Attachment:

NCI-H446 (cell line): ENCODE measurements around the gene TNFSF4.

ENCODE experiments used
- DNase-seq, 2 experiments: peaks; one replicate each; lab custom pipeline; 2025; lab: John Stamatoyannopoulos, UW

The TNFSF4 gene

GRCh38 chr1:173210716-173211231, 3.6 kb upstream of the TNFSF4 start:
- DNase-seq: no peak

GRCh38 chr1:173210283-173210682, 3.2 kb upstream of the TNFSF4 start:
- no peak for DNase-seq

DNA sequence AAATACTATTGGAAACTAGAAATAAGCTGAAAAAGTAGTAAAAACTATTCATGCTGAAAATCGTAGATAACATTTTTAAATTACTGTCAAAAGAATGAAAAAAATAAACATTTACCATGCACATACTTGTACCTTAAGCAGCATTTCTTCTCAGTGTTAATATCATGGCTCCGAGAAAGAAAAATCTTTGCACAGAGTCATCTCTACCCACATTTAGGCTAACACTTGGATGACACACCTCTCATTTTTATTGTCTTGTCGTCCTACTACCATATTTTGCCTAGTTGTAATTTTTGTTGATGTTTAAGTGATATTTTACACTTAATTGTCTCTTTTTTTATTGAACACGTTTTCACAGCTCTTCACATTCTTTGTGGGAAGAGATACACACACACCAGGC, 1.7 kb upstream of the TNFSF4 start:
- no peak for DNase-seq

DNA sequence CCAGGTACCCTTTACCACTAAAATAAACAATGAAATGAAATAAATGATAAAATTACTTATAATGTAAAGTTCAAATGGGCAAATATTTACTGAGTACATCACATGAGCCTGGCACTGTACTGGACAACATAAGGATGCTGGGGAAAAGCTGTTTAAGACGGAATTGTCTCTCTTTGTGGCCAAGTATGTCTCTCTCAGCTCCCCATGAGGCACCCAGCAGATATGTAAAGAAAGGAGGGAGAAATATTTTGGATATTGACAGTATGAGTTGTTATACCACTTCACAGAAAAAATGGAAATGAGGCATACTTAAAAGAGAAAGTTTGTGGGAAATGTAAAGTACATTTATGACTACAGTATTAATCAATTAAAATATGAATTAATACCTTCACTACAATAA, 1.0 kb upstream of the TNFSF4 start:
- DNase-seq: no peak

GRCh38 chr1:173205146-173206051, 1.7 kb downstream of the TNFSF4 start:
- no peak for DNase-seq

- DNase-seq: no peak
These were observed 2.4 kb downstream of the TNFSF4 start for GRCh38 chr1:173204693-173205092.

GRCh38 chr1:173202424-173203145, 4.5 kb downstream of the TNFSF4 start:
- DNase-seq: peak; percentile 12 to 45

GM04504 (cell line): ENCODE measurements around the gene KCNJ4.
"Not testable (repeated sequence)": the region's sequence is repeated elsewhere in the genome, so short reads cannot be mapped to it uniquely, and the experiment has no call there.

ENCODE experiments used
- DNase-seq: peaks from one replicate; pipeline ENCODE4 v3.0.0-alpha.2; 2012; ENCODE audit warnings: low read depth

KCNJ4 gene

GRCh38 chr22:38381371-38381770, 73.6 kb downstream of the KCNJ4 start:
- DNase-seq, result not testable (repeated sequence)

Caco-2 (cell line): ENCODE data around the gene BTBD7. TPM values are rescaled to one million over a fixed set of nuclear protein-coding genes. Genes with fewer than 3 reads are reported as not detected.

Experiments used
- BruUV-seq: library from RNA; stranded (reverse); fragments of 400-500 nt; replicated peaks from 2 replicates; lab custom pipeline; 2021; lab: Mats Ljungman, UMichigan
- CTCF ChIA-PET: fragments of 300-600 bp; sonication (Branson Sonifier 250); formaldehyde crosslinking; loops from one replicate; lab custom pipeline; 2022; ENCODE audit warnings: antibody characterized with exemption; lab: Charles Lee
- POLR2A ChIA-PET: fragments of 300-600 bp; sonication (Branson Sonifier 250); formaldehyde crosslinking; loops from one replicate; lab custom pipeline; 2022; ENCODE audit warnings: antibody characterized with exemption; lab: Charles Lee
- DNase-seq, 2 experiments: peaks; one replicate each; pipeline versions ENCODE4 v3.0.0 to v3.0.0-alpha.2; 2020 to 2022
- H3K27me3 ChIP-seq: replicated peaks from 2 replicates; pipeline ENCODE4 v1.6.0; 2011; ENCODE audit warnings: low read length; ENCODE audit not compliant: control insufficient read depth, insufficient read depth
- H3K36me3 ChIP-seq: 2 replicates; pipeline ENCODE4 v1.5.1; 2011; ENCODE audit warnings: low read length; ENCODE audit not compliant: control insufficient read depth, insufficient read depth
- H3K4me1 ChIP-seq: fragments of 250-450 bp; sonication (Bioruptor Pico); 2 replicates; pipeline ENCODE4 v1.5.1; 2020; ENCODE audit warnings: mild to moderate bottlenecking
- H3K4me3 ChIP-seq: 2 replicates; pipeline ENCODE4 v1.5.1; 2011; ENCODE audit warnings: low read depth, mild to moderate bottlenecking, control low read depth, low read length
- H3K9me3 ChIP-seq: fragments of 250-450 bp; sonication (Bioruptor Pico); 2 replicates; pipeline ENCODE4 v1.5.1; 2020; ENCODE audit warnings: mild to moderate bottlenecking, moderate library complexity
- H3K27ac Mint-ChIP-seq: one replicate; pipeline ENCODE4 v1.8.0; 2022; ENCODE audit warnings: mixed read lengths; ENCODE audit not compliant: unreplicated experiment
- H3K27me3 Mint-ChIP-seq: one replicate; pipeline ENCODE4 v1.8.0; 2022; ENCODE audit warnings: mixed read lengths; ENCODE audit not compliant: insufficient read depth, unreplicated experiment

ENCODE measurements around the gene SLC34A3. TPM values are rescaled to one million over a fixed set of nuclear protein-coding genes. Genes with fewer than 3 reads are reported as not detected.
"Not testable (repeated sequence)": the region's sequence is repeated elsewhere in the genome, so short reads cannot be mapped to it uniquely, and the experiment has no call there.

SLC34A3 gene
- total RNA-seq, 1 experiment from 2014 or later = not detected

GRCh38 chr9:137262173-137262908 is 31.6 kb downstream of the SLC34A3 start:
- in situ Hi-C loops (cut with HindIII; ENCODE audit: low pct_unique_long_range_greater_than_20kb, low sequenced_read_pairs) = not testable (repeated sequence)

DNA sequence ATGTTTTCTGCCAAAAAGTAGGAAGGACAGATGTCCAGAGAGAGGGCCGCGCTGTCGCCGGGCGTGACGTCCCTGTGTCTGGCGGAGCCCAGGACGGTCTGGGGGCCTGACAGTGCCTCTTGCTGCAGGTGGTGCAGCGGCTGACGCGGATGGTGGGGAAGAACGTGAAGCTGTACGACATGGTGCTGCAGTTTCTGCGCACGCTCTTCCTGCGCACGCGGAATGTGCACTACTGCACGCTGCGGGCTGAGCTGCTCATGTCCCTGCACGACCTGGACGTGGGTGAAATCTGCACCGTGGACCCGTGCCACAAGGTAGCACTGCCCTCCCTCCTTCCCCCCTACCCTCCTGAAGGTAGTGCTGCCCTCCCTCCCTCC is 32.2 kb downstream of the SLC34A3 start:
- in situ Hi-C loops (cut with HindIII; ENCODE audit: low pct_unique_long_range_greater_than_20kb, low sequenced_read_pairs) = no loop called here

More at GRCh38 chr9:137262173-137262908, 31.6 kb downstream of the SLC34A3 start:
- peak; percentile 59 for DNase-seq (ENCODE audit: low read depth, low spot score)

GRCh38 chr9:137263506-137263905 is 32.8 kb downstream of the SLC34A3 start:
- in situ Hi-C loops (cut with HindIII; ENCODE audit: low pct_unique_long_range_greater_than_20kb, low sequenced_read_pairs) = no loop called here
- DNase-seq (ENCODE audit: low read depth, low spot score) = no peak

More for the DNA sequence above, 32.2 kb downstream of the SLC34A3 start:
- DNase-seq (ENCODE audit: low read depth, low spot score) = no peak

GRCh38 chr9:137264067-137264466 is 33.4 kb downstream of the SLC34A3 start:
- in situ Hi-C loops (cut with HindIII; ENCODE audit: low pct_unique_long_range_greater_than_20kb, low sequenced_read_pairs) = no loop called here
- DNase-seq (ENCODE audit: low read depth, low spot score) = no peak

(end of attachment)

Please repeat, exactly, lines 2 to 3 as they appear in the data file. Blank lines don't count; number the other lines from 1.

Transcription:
ENCODE experiments used
- DNase-seq, 2 experiments: peaks; one replicate each; lab custom pipeline; 2025; lab: John Stamatoyannopoulos, UW